The Daily Evergreen

Bicycle patrol offers police softer, stealthier approach

Weather, concentrated population allow for more biking officers

Officer+Alex+Gordon%2C+seen+here+showing+a+child+handcuffs+at+a+community+event%2C+said+doing+bike+patrols+allows+officers+to+more+closely+monitor+situations+than+when+they+use+a+squad+car.
Officer Alex Gordon, seen here showing a child handcuffs at a community event, said doing bike patrols allows officers to more closely monitor situations than when they use a squad car.

Officer Alex Gordon, seen here showing a child handcuffs at a community event, said doing bike patrols allows officers to more closely monitor situations than when they use a squad car.

COURTESY OF PULLMAN POLICE DEPARTMENT

COURTESY OF PULLMAN POLICE DEPARTMENT

Officer Alex Gordon, seen here showing a child handcuffs at a community event, said doing bike patrols allows officers to more closely monitor situations than when they use a squad car.

MAGGIE QUINLAN, Evergreen reporter

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As the weather gets warmer and students begin to flood into town, Pullman Police Department bicycle patrol officers will be covering the College Hill area more often.

Bicycles allow officers to maneuver through crowded and hidden places, but they also help law enforcement to connect with the community.

“On foot or on bike you’re a lot more approachable and able to communicate with people,” College Hill beat officer Alex Gordon said. “If you’re in a patrol car and stop your car in the middle of the road and get out, that’s more of a big deal.”

Pullman PD Cmdr. Chris Tennant said bicycle patrol opens officers up to conversations and helps build rapport between Pullman residents and police.

“The idea of bicycle patrol is community oriented,” he said. “It drops some barriers.”

While being on a bike makes officers approachable, it also allows them to be more covert, Gordon said.

“When you’re in a vehicle, you’re stuck on the street, there’s street lights, you’ve got lights on your car, you’re very noticeable and everyone knows what a police car looks like,” he said. “A bike is really quiet and you see things you wouldn’t normally see.”

On bikes, officers have access to more of their senses. Gordon said a police car’s running engine and radio might block important sounds.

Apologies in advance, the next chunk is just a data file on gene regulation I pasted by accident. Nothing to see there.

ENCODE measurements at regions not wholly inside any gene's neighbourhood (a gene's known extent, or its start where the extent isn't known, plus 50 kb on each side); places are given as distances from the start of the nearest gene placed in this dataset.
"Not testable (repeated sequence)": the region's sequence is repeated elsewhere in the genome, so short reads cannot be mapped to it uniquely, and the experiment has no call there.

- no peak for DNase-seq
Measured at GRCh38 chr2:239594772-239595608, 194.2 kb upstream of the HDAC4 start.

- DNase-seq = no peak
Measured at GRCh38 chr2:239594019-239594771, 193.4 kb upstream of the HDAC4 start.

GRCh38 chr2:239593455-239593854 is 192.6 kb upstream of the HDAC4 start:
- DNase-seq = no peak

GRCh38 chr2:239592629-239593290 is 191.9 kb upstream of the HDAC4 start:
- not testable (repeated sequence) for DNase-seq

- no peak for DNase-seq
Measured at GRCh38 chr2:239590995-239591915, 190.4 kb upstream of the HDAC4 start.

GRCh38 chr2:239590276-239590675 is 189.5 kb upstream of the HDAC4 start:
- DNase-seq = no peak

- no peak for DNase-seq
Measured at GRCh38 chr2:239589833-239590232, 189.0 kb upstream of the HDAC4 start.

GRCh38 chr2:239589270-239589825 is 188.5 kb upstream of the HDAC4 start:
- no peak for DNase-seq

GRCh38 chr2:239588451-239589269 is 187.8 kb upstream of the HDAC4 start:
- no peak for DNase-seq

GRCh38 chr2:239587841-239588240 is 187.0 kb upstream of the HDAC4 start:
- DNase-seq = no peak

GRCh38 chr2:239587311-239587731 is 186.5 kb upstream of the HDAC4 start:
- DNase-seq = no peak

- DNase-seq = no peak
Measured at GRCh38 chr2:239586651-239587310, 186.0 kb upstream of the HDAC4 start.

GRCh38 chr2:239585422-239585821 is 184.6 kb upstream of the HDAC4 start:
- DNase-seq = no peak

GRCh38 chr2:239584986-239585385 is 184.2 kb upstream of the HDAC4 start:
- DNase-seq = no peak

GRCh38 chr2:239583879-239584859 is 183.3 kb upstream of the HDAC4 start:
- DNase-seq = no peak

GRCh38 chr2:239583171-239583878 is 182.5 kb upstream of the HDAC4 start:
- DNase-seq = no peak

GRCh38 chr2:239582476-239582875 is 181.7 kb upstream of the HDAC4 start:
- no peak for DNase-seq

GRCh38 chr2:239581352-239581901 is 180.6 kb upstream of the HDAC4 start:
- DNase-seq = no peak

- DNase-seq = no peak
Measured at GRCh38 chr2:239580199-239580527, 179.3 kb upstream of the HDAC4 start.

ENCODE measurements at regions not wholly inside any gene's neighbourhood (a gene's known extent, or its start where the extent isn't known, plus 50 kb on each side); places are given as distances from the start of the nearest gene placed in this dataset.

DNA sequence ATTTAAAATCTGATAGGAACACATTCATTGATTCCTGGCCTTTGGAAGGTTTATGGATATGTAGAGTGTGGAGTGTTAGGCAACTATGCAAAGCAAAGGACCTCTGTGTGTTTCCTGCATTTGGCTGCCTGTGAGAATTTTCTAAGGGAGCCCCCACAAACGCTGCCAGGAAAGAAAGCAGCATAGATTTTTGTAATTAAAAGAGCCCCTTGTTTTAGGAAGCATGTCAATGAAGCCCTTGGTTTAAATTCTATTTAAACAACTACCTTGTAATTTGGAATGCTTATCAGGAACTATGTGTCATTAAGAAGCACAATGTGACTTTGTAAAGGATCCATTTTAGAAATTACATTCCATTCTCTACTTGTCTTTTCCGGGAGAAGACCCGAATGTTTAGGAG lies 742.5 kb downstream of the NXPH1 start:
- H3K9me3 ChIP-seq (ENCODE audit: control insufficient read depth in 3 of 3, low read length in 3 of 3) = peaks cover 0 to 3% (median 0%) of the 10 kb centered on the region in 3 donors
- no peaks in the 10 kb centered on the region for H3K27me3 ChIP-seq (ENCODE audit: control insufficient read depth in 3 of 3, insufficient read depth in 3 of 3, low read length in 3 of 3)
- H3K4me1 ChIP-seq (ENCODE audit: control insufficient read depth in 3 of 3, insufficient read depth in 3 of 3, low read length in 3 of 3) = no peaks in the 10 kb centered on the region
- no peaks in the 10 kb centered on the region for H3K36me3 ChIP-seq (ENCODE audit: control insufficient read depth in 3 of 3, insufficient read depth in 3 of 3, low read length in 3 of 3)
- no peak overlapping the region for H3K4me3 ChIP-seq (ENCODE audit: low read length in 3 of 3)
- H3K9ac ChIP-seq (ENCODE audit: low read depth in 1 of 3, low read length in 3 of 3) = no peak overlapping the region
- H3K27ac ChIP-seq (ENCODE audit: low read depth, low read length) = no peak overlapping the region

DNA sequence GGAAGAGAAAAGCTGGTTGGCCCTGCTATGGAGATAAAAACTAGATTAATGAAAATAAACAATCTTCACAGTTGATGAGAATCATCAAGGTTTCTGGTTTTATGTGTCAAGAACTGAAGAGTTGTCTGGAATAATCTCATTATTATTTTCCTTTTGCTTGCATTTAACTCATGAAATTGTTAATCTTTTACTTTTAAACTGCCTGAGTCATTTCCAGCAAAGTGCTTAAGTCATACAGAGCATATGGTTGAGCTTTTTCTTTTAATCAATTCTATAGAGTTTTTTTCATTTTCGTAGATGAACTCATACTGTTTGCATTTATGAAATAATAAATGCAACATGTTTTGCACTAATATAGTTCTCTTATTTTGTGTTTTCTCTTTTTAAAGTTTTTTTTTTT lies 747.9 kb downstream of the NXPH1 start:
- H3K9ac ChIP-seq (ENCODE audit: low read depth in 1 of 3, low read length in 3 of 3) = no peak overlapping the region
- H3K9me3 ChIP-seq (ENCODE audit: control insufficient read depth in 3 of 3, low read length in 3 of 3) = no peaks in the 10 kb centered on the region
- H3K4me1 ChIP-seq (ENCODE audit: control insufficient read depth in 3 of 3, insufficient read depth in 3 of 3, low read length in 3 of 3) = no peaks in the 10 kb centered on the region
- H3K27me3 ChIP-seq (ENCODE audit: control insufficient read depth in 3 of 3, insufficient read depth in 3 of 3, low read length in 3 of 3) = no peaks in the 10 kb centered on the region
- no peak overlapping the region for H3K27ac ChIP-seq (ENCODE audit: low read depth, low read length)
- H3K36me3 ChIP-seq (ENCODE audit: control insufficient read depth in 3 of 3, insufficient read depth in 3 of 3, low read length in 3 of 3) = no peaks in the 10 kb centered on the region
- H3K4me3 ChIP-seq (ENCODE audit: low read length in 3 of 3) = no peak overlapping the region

“We’re looking out for crimes of violence, people getting into fights or domestic disputes,” Gordon said. “Being on bike helps because you can hear somebody arguing rather than just driving by and seeing them argue.”

Gordon and other bicycle officers are able to stop cars using visual and audio methods.

“We have red and blue flashing lights for the bikes and our flashlights, as well as whistles,” he said. “The trick is being fast enough to catch up to the car.”

Even though he may not have the help of a motor, he said drive-offs don’t happen often.

“I’ve had one person drive off,” he said. “But we were able to get another car to stop them.”

On College Hill, officers are also on the lookout for people needing medical assistance, Gordon said.

“We’re worried about people who maybe pass out somewhere or are getting sick somewhere in an alleyway or between houses,” he said. “So you can pick that up when you’re a little more mobile.”

Because bikes provide many benefits to officers, Pullman PD trains every officer in bicycle patrol through a long course that takes several days to complete.

“People think, ‘I learned how to ride a bike when I was eight years old,’ but riding a bike as a police officer is totally different,” Tennant said.

Officers must learn how to stop a car, interact with a crowd and go up and down stairs and curbs, he said.

Despite thorough training, the Pullman PD does not have a dedicated bike unit or full-time bicycle officer. This is due to bicycle patrol’s limitations and a lack of need.

In Pullman’s environment, bicycles can be a hassle. Tennant said Pullman’s climate makes bicycle patrol nearly impossible for half of the year, but speed is also an issue.

“When you’re trying to get to a fight from Stubblefield’s up to Merman and Terre View in Apartment land, that’s a big hill there.” Tennant said, “You’re going to get there all worn out. It just doesn’t make a lot of sense.”

To counter the issue of response time, bicycle patrol officers generally stay in one highly concentrated area like College Hill.

Although some officers prefer to cover normal traffic on bikes, this is only possible when there is enough coverage in vehicles, Gordon said.

Until later this summer when students crowd College Hill, officers will be on bicycles during events like Fourth of July at Sunnyside Park or the Lentil Festival in August.

With more officers, Pullman PD could potentially use bikes more often.

“In 2018, places are hurting for police officers, so there’s a great opportunity for people who want to be involved in law enforcement.” Gordon said.

Gordon said he loves his job, and bicycle patrol adds to the fun.

“I love catching bad guys,” he said. “It’s fulfilling to try to create a community where people can be safe and do the things they want to do, without having to deal with us or criminal activity.”

About the Writer
MAGGIE QUINLAN, Evergreen reporter

Maggie Quinlan is a sophomore psychology and anthropology major from Pullman. She loves anything “hippie-dippie” and also plays the guitar and enjoys writing music.

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Bicycle patrol offers police softer, stealthier approach